static Component createVerticalStrut (int width)

Creates a vertical strut component that places the specified amount of space between the components above and below it.

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Dimension Constructor

Description

Dimension(int width, int height)

Creates a new Dimension object with the specified width and height.

Here's an example that creates a horizontal box and adds three buttons to it:

Box box1 = Box.createHorizontalBox();
box1.add(new JButton("Accept"));
box1.add(new JButton("Cancel"));
box1.add(new JButton("Close"));

The real power of Box layouts is the use of struts, rigid area, and glue:

  • A strut is a component that inserts a specified amount of space between components. You can create a strut by calling the createHorizontalStrut or createVerticalStrut method, depending on which type of strut you want to create. For example, suppose you want the three buttons in the previous example to be separated by 20 pixels, and you want 20 pixels of blank space on either end of the box as well. This code does the trick:

     Box box1 = Box.createHorizontalBox();
    
     box1.add(Box.createHorizontalStrut(20));
     box1.add(new JButton("Accept"));
     box1.add(Box.createHorizontalStrut(20));
     box1.add(new JButton("Cancel"));
     box1.add(Box.createHorizontalStrut(20));
     box1.add(new JButton("Close"));
     box1.add(Box.createHorizontalStrut(20));
    
    
  • A rigid area is like a strut, but spaces things out both horizontally and vertically. For example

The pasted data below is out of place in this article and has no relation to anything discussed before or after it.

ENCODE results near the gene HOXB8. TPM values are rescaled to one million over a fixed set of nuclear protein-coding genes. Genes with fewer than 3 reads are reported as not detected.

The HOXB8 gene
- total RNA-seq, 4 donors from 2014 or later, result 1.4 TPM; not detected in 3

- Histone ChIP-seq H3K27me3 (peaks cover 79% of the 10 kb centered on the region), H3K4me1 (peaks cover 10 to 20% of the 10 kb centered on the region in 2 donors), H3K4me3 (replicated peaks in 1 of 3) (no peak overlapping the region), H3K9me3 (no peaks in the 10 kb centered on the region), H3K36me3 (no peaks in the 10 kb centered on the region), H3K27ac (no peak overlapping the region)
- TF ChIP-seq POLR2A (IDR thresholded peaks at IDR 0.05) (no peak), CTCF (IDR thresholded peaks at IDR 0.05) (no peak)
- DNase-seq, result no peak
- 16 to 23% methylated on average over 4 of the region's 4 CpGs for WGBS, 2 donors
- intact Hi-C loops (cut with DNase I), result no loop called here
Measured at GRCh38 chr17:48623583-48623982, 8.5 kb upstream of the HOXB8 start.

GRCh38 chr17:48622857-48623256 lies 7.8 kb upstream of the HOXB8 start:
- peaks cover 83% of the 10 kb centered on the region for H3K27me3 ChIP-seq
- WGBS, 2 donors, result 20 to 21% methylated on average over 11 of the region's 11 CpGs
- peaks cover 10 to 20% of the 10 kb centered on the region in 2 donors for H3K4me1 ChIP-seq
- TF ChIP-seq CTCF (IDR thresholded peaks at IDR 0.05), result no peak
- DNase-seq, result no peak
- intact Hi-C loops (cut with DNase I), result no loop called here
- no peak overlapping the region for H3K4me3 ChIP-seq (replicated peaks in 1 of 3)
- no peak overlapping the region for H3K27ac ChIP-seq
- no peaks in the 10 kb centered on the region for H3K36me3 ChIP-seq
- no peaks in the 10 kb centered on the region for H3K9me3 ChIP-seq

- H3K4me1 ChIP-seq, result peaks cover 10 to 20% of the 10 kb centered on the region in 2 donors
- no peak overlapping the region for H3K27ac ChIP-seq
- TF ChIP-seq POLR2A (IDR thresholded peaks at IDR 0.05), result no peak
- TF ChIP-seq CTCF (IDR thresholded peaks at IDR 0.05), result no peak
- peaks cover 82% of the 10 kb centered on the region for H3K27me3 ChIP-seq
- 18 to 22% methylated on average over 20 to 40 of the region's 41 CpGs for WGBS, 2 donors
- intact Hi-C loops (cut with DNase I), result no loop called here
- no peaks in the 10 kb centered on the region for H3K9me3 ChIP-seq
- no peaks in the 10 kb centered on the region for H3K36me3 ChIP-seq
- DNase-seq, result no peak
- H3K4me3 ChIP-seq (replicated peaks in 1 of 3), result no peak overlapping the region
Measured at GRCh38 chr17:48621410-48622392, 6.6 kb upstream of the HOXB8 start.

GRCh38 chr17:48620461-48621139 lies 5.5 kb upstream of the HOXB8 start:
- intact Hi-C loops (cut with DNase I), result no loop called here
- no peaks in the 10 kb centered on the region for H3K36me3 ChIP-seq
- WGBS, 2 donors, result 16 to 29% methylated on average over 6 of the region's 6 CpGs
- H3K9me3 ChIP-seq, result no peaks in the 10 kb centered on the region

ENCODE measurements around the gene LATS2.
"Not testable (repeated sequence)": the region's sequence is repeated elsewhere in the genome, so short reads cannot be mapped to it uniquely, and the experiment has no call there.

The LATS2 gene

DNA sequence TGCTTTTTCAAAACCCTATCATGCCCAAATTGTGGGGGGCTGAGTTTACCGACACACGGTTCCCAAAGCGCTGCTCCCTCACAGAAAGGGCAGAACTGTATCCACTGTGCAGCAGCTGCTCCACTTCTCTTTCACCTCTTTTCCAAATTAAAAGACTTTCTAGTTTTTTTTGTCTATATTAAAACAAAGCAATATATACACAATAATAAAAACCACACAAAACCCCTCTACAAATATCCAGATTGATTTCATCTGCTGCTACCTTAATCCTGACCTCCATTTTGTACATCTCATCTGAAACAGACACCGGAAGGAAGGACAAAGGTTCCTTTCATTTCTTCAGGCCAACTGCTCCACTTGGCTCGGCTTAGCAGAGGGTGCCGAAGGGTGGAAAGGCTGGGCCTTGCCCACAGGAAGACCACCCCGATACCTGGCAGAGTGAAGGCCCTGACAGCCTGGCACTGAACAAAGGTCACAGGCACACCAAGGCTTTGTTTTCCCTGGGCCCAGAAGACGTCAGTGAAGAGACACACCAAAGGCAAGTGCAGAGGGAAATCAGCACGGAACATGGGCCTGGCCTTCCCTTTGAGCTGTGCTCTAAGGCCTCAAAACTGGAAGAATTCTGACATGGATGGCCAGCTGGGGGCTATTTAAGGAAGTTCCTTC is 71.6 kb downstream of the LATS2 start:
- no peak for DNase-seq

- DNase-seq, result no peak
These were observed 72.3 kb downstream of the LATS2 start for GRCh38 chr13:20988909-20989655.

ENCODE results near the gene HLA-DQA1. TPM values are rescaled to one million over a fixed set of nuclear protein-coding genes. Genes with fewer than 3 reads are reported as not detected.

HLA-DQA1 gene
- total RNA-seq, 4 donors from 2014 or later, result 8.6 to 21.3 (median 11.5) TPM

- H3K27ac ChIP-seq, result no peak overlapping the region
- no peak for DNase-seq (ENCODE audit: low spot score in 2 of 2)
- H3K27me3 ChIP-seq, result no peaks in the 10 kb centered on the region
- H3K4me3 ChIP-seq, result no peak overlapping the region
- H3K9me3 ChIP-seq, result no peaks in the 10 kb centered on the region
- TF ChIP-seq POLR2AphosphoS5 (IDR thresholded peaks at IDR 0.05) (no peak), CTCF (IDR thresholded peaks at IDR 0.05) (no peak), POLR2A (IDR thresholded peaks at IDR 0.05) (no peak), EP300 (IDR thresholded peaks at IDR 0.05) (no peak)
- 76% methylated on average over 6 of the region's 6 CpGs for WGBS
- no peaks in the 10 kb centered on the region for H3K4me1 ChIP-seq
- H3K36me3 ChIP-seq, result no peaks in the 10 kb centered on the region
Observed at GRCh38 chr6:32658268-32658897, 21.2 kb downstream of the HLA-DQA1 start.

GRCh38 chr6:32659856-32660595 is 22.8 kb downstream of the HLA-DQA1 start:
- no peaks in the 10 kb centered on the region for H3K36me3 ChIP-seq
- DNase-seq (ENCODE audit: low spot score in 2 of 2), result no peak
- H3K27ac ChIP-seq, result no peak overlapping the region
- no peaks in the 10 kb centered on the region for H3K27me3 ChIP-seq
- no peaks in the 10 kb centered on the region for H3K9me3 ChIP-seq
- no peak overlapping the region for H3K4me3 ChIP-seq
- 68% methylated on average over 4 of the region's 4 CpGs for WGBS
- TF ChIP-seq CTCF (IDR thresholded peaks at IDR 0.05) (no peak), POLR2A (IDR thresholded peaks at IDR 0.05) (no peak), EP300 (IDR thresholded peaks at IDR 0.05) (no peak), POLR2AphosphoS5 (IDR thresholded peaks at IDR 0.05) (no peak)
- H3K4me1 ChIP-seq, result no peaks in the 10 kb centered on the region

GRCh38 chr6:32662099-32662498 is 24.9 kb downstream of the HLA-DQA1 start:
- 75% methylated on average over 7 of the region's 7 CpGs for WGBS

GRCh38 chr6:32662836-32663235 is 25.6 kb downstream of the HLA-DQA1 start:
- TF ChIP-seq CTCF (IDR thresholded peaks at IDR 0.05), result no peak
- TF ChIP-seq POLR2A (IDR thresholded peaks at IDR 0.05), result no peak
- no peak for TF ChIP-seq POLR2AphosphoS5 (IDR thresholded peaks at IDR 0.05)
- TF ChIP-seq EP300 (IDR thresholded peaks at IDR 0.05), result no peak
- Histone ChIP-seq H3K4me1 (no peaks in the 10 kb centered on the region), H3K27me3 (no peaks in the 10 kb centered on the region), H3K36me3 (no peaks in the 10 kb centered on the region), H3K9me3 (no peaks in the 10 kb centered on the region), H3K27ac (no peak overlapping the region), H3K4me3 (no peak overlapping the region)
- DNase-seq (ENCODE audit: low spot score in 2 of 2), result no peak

box1.add(new JButton("Accept"));
     box1.add(Box.createRigidArea(new Dimension(20, 40)));
     box1.add(new JButton("Cancel"));
    

    Here I used a rigid area that's 20 by 40 pixels to separate the Accept button from the Cancel button. One side effect of this rigid area is that it increases the height of the box itself to 40 pixels. Empty space is left above and below the buttons.

  • Glue is similar to a strut, but it pushes components as far away from each other as possible within the bounds of the box itself. For example, this code uses glue to move the third button as far away from the first two buttons as possible based on the width of the box:

     Box box1 = Box.createHorizontalBox();
    
     box1.add(Box.createHorizontalStrut(20));
     box1.add(new JButton("Accept"));
     box1.add(Box.createRigidArea(new Dimension(20, 40)));
     box1.add(new JButton("Cancel"));
    
     box1.add(Box.createHorizontalGlue());
    
     box1.add(new JButton("Close"));
     box1.add(Box.createHorizontalStrut(20));
    

Now, if you add this Box layout to the South region of a frame, the buttons appear as shown in Figure 5-4.

image from book
Figure 5-4: Using Box layout to arrange buttons.


Using Grid Layout

The Grid layout is designed for panels that need to have a set number of components all equally sized and arranged into a grid. You probably won't use it much, but if you need to create something that looks like a calculator or a phone, this is the layout manager you need. Table 5-4 lists the constructors of the GridLayout class, which you use to create a grid layout.

Table 5-4: The GridLayout Constructor
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Constructor

Description

GridLayout()